write their names and "I love you" in Japanese
On the crater trail
From the mirador people can either hike down to the lake or all the way around the crater. Mika and I start hiking around the crater. About a quarter of the way around Mika turns back and I plug on ahead to make it all the way around. I scramble up the highest peak huffing and puffing as heavy clouds roll in over part of the lake in the direction I am headed. Now the smart decision would be to turn around the way I came, but I have never been accused of being smart. I plunge ahead into the mist with the trail still at my feet, for now. 

Then it starts to rain, a light, cold rain. The trail is getting muddy and my visibility has been reduced to about thirty feet. I cannot see the lake anymore nor the town where I need to be. Everything is immersed in clouds. I know that the lake is on my left side, but I do not want to wander too close to the edge lest I plummet to the bottom so I continue towards the right. This ends up being way too far to the right. The light rain turns to heavy rain so I run towards a small group of pine trees for cover completely dislodging myself from a noticeable trail. I have no rain gear.
The exact point where I should have turned around
Squatting under the pines slight pangs of fear enter my head. Not about being drenched and getting sick, my biggest worry is if it gets dark and I cannot find my way back to the hotel. So I leave the pines and keep walking. Sometimes on trails, sometimes not. It ends up that these mountains are full of small trails leading to different villages and farms. It can be very confusing to stay on the correct path. I find this out the hard way.

In the distance I hear a truck and some roosters, so head down that way thinking it must be near Quilotoa. It's not. Cutting through farms past corn and cows I get to a road and walk in the rain with a sheppard and his sheep. He tells me that I am a three hour walk from Quilotoa. F&%#! Where the heck am I?

The road follows up a big hill to a ten-house village where a bus might be passing in a half hour to take me to a larger town where I am hoping to find a taxi to Quilotoa. I start talking with a couple and it ends up there are only two vehicles in this next village. She kindly makes a phone call and finds out that neither of the two vehicles in that village can bring me to Quilotoa.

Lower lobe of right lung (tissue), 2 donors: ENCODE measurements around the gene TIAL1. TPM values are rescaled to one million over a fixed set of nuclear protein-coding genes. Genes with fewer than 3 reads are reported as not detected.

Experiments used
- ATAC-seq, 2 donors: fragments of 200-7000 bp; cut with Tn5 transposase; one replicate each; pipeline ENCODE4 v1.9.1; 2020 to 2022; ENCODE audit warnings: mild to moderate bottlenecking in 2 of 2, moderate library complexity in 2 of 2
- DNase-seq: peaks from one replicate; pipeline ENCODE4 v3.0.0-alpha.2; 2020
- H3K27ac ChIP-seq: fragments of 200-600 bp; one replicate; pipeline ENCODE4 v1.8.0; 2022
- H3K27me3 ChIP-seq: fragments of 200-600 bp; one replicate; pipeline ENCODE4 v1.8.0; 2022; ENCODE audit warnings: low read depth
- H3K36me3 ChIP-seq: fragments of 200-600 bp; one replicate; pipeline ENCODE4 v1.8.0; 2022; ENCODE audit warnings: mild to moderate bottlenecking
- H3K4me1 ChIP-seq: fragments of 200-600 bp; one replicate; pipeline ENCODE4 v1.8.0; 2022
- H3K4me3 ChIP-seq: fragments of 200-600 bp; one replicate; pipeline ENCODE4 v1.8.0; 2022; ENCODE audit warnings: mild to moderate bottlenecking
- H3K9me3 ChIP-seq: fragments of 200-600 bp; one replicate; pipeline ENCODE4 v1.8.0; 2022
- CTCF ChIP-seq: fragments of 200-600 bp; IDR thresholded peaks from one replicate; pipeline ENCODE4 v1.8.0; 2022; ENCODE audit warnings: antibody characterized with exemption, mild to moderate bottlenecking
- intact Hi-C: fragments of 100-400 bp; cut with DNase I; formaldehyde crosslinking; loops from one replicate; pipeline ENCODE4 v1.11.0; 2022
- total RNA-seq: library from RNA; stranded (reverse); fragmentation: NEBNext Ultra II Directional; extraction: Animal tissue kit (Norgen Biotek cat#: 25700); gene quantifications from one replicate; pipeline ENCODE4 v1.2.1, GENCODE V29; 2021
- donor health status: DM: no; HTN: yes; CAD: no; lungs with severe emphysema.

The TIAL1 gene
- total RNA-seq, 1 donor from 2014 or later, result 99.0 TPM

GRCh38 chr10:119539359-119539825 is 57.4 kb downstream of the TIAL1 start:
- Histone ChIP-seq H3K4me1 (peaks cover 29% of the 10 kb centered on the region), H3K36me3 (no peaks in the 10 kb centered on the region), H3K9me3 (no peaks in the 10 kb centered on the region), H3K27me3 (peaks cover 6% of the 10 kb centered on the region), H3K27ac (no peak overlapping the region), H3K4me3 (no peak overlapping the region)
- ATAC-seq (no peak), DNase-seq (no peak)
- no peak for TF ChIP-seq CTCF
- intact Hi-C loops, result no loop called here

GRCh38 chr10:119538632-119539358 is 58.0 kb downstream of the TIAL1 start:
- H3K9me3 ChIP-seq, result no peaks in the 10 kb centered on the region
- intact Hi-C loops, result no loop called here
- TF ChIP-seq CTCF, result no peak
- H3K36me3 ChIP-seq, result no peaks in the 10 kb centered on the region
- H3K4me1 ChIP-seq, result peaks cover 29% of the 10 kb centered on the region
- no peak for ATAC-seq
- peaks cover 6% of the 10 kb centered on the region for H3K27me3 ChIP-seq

The husband offers to lead me to Quilotoa through the mountains, but by this point I cannot imagine walking uphill two more hours. Plus it is still raining and my body temperature has cooled down considerably. My legs are shivering almost uncontrollably. The couple also offers me lodging to catch the bus to Quilotoa tomorrow, but I am sure Mika is quite worried by now and I need to get back. Plan D, I pay him $3 to take me on his motorcycle to another town back the way I came where he says his brother has a truck. When we get there the brother's truck is decommisioned. But finally in my first trickle of luck of the entire afternoon another truck has just dropped off some people and will bring me to Quilotoa for $15. It is a good thing that they do not know I would have paid $50 for the trip. It is about a 40 minute ride in the covered back of a pick-up truck. 
The long, muddy road home

Drying clothes and shoes
 by the stove
Meanwhile back in Quilotoa Mika is getting worried. It is raining, cold, foggy, getting dark and I have not returned. The worry is understandable, just a couple months ago at the crater of Quilotoa a tourist fell and died . She hires a guide for $20 (plus we give her a $10 tip) to create a two-woman, impromptu search and rescue. With no luck of course because I was in villages on the complete other side of the volcano. They return from the cold and dark hike to find me warming myself by the stove for an emotional reunion.
So in the end my hike half way around Laguna Quilotoa cost us $48. Oh well, at least I did not have to cut my arm off.

Check out Mika's blog for her take on events at Quilotoa.